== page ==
It can be argued that the time (and associated costs) of constantly recruiting these casuals, despite their relative cost-effectiveness, is more a drain on profitability than an advantage. Committed career employees with professional skills and experience are likely to be more productive, and in the long-term, to indicate the false economics inherent in such “casualisation” strategies. There are, however, some advantages to be obtained from a degree of”casualisation” in seasonal locations such as Penang, Phuket, the Blue Mountains (Australia) and the Genting Highlands (Malaysia). Astute hoteliers will strive to achieve an appropriate balance between a majority of career employees and a smaller, but reliable, cohort of regular casuals or on-call employees.
The appropriate levels of “productivity” required from individual employees, or particular hotel occupations, are closely related to the quantified definitions of service quality discussed earlier.
“Casualisation” as a conscious management strategy can be either as the result of short-term cost-cutting imperatives, or as the result of desperation. In the former case, as already discussed, and depending on the levels of casual employees, it can have adverse morale, service and financial consequences. This is notably the situation in some Australian and New Zealand hotels, especially as the potential hospitality market is increasing with high unemployment levels and a growing number of hotel training institutions (Fryer, Bretherton, Haynes, 1993). In some Australian hotels, the rate of casuals can be as high as 50% (Burgess, 1996).
Desperate “casualisation” strategies are employed in Singapore, with the short-term employment of numerous non-Singaporeans (eg. Thais, Malaysians, Indians, Filipinos) due to the unfavourable image of hotel occupations and rising educational levels amongst Singaporeans (eg. Nankervis, 1993; Debrah, 1994). There have been some tentative moves towards part-time (rather than casual) employees in some Singapore hotels, but this is by no means common (Wan, 1996).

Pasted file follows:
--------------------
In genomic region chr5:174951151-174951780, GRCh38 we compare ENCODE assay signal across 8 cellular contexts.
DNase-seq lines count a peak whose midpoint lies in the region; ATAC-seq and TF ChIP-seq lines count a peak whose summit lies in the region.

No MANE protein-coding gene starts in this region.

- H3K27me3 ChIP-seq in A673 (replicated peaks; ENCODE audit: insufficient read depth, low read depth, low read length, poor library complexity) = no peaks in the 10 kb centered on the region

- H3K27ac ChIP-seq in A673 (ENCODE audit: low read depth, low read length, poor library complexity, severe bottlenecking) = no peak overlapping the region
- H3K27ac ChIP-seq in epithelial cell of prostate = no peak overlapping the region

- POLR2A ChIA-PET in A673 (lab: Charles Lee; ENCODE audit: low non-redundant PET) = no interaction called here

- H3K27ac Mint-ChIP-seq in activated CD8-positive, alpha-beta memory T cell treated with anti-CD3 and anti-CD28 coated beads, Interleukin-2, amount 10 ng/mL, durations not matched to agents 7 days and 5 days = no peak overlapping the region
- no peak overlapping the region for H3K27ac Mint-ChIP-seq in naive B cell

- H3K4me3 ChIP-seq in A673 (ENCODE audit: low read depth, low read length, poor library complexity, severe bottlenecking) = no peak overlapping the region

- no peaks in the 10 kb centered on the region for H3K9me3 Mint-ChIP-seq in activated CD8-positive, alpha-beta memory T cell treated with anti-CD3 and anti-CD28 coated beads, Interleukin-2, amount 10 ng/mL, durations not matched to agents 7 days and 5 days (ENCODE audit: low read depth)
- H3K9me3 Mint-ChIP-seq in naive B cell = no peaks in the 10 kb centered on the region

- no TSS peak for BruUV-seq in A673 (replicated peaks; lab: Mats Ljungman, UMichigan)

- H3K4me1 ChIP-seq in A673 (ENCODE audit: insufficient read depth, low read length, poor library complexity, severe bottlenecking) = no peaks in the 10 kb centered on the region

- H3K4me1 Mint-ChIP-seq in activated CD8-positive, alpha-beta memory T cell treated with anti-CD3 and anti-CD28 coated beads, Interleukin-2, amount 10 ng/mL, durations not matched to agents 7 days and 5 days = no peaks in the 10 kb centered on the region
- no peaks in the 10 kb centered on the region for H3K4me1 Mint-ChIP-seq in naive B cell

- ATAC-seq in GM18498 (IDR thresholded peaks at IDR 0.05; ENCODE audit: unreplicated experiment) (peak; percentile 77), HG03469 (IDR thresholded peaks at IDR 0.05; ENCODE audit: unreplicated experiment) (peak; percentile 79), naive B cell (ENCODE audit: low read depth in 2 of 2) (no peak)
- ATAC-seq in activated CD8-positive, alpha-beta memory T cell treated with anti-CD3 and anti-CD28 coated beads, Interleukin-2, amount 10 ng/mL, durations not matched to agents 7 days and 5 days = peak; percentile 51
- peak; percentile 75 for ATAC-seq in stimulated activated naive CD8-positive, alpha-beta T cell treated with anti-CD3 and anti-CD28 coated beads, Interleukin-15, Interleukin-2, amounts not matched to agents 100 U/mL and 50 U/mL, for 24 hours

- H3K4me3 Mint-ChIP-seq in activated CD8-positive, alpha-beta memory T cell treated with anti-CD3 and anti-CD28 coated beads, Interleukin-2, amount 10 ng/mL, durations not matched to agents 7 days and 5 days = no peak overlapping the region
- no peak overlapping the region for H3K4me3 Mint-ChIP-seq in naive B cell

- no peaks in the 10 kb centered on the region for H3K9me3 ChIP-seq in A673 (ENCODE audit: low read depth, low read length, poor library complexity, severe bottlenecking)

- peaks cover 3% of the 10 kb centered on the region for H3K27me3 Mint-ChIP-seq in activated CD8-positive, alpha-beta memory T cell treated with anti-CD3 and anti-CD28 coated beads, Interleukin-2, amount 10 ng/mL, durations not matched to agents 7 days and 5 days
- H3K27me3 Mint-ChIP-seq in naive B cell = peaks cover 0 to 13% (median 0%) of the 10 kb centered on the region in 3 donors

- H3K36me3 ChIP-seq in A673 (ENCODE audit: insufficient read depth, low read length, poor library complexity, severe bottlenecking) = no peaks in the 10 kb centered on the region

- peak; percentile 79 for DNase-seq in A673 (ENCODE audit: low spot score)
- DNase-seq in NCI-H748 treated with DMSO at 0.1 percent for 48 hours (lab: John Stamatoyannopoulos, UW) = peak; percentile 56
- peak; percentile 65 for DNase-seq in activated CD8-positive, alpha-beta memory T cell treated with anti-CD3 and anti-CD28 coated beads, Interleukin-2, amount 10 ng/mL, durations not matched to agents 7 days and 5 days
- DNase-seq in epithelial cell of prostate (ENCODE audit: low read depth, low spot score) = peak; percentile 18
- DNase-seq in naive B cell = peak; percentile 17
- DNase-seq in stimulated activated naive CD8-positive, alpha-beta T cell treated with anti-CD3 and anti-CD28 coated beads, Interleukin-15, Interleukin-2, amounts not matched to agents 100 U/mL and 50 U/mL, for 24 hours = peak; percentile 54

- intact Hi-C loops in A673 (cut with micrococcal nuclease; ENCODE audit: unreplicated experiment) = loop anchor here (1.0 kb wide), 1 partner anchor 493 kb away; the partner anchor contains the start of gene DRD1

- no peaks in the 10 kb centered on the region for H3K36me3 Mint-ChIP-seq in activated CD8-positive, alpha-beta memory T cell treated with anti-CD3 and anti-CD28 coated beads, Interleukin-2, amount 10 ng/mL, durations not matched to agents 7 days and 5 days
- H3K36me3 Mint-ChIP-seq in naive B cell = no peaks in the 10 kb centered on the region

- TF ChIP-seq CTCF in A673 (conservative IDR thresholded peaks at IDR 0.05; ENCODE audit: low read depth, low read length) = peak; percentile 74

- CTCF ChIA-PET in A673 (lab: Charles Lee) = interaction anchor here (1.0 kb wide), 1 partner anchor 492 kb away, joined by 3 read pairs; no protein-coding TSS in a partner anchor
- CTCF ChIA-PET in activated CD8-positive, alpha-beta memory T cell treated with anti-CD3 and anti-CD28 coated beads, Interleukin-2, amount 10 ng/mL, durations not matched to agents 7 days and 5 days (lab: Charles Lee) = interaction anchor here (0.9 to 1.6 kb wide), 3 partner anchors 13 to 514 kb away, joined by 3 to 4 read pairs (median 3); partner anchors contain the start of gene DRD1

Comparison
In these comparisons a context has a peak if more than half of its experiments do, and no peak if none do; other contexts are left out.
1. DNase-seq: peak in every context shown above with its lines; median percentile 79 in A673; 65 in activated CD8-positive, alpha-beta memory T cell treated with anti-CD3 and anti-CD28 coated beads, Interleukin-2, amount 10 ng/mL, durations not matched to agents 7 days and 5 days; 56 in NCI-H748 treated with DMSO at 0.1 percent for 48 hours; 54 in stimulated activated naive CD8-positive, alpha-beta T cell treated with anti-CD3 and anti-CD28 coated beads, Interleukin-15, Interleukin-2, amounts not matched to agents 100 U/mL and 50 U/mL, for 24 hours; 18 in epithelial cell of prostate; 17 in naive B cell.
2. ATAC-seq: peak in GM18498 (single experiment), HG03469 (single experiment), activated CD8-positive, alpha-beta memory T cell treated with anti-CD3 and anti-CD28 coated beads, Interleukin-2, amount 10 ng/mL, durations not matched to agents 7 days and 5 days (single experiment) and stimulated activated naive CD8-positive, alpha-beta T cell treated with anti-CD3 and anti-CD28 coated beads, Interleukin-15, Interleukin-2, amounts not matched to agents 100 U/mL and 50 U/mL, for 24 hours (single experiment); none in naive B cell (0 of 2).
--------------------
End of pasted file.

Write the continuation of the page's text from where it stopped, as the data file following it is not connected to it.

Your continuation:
Some other ‘regional’ countries (eg. Thailand, Indonesia) appear to have few difficulties in attracting hotel workers, even at low wages and with few opportunities for career development. This appears to be due to the relatively easier tasks of the hospitality sector (compared to construction, transport or manufacturing occupations), rather than to a favourable image of or a cultural propensity towards service occupations. Few societies or religions encourage “service” mentalities, and some of the cultural characteristics of Indonesia, Malaysia and Thailand actively discourage such activities. Australian traditions of individuality, masculinity and low power distance (Hofstede, 1984; Hofstede and Bond, 1988) similarly have provided significant obstacles to the attraction of potential employees to the hospitality sector.
Departmental Interface Issues
Apart from the initial distaste of some potential employees for hotel occupations, and at least part of the reason for reportedly high levels of employee turnover (Decry and Iverson, 1994), appears to be in the distinct segregation between departments or functions within individual hotels. Many, if not most, hotels, for historic or accounting reasons, clearly separate the functions which constitute the production process of service. Thus, the front office department is separated from the housekeeping and food and beverage departments. Administration, reservations, and maintenance are distinct entities with little apparent relationship to more central functions. Accordingly, staff are rarely exposed to the difficulties or required skills of the separated functions, and seldom (if ever) rotated between hotel departments.
If, as earlier discussed, service is a continuous and seamless process (from the guests’ perspective), such divisions inevitably reflect themselves in the quality of such service provided. It also has an adverse impact on the attraction of employees to hospitality as a career preference.
‘Internationalism’ of Hotel Employees